Server virtualization is a process that can save money, improve performance and bring a raft of other benefits with it to the businesses that decide to embrace it.
However, there are also a few obstacles to overcome if you want to successfully implement virtualized servers. To help you out in this scenario, here are a few impactful tips that should make all the difference.
Follow best practices
The good thing about server virtualization is that organizations have been doing it for decades, and there are some well-established strategies and best practices that are worth following if you are taking this route for the first time.
For example, this rundown of the best practices for setting up a virtual SQL server from SQL expert Kevin Kline is a good starting point if you are considering the most suitable approach for virtualizing your own database infrastructure.
Match your hardware allocation to your needs
The primary perk of server virtualization is that it lets you make more efficient use of your available hardware, and of course you can emulate hardware within VMs as needed.
However, you still need to make sure that you are not being overzealous in your allocation of hardware resources, virtual or otherwise, as this will not only be wasteful but could even compromise performance, rather than improving it.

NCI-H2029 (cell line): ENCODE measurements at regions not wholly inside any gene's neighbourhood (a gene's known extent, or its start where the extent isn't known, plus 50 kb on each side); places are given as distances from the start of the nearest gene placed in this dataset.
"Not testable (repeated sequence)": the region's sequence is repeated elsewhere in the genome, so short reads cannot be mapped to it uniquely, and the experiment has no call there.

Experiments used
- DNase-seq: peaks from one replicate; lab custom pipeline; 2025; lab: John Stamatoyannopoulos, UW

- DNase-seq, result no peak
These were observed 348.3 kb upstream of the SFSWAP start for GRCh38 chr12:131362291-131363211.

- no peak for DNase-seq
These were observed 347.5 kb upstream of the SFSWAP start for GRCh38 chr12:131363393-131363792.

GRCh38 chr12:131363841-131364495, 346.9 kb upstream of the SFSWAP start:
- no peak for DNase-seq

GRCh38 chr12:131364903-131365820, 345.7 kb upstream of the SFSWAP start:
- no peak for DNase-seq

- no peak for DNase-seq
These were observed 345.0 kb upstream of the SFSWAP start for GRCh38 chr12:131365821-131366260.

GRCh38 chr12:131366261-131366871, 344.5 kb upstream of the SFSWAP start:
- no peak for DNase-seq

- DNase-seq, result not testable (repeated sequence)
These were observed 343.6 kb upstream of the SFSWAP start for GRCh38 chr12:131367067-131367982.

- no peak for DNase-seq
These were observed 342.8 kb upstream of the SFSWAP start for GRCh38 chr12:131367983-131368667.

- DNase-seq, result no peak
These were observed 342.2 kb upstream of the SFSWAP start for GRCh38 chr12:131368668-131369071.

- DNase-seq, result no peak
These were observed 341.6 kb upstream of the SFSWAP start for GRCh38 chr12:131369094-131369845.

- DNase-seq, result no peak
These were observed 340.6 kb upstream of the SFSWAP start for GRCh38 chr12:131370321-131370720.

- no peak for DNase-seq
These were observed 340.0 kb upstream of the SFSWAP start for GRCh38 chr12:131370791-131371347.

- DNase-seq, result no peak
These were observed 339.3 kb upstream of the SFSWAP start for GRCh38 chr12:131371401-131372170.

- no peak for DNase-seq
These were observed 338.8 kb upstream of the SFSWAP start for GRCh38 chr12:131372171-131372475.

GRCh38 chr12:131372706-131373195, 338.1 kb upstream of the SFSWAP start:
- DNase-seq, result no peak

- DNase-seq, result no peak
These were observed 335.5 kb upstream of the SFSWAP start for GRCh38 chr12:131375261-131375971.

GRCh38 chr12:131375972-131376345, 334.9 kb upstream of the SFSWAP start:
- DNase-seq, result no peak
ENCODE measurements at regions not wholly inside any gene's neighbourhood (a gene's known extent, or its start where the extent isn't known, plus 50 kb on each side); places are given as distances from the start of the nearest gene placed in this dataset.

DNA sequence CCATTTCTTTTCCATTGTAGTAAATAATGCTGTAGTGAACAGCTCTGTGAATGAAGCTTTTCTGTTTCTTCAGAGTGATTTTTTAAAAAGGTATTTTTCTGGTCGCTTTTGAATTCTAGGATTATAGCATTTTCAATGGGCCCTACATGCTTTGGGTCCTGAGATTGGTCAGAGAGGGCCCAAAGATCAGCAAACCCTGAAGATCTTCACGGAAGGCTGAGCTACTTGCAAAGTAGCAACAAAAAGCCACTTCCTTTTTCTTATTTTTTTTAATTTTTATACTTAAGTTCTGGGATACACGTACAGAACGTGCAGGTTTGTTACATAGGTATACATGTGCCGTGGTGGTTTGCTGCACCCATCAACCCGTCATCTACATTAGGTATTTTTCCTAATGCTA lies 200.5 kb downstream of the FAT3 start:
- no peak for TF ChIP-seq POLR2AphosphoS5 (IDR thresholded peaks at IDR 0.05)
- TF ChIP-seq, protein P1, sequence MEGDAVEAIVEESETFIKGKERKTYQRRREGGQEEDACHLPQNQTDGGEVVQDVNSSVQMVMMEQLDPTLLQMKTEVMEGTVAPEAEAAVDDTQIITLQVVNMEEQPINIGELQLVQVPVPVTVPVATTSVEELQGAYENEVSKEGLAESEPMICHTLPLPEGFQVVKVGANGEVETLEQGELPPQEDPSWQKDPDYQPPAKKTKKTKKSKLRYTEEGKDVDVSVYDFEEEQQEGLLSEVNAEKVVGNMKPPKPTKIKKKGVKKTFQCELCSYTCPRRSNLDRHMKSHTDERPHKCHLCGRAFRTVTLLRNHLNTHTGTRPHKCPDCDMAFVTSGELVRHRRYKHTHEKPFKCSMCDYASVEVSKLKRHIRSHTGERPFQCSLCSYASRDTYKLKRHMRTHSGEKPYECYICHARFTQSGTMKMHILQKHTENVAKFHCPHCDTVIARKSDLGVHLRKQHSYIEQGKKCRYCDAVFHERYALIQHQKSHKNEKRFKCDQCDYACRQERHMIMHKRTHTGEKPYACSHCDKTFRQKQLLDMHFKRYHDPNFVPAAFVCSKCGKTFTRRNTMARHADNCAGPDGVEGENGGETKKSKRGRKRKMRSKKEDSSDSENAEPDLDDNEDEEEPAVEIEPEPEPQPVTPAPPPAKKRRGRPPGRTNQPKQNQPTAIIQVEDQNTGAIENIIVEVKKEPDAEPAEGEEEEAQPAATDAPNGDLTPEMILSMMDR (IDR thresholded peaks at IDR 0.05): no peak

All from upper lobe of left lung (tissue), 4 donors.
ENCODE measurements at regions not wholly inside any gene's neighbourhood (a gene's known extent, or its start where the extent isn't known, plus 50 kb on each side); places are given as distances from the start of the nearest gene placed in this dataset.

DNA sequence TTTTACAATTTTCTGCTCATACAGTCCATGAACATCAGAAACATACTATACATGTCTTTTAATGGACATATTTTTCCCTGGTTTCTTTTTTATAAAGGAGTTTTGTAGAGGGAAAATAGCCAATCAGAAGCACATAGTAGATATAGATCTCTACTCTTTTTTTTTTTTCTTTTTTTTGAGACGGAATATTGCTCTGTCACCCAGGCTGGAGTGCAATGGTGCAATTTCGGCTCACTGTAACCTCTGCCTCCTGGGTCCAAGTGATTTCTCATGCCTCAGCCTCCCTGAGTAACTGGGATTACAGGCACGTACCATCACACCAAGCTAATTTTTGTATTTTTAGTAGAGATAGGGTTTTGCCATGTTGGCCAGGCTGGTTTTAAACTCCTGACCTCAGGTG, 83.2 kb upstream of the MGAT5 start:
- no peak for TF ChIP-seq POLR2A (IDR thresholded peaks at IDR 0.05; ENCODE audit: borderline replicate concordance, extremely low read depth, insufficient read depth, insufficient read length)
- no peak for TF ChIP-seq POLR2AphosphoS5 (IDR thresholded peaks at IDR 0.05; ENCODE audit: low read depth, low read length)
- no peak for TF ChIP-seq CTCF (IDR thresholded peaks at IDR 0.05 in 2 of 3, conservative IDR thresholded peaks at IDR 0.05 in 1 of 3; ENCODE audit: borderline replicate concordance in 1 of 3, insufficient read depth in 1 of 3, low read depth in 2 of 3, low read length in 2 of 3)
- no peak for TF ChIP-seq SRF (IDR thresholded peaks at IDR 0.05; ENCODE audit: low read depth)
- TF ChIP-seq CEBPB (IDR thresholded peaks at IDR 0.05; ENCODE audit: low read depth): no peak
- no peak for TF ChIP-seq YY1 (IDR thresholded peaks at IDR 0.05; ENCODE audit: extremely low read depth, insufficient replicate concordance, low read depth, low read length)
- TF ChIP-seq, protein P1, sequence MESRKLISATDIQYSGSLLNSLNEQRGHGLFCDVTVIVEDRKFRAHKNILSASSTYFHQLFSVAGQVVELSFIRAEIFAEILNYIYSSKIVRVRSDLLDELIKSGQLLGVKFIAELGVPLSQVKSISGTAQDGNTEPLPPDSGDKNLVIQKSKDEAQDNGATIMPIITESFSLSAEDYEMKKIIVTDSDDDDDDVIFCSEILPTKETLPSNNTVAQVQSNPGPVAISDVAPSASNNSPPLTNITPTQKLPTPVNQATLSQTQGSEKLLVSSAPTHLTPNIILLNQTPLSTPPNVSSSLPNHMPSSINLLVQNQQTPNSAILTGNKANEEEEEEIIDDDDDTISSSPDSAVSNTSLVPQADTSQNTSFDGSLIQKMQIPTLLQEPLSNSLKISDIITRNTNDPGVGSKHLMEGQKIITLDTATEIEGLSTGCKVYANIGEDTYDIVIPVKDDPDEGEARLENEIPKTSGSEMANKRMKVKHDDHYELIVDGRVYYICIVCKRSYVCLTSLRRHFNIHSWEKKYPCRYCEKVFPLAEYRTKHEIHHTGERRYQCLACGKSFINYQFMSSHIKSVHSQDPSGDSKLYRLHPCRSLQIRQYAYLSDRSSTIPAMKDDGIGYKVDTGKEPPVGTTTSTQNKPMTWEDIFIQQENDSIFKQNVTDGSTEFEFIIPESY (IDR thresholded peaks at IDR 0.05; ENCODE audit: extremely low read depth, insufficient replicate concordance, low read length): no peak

Suboptimal hardware allocation will lead to inefficiencies in the overall system, so instead, it is better to accurately assess your usage requirements and cater to them as precisely as possible.
Make sure you have a backup
While virtualized servers can be more resilient than purely physical equivalents, this is only the case if you have planned ahead and created a secondary backup of your virtual servers which can be turned to in the event of an unplanned outage.
Do not get complacent about disaster recovery, as downtime will cost a lot to cope with and it is better to be safe than sorry when trouble strikes out of the blue.
Take monitoring and management seriously
A modern server virtualization solution may seem like it can be set up and left to run with minimal maintenance, but in reality, you need to be hands-on when it comes to monitoring the systems involved.
More importantly, still, it is definitely a good idea to test both the systems in place and the plans you have made to ensure uptime is not compromised. This is because unless you do so, you might find that when you actually have to put them into practice, they do not live up to expectations. It is better to pinpoint problems sooner rather than later.
Minimize complexity if possible
The more aspects of a server you virtualize, the more likely there is that the amount of complexity involved will spiral out of control.
Regularly reviewing the configuration of your virtualized servers and seeing which components are pulling their weight and which may no longer be necessary will give you useful insights, and generally contribute to the overall effectiveness.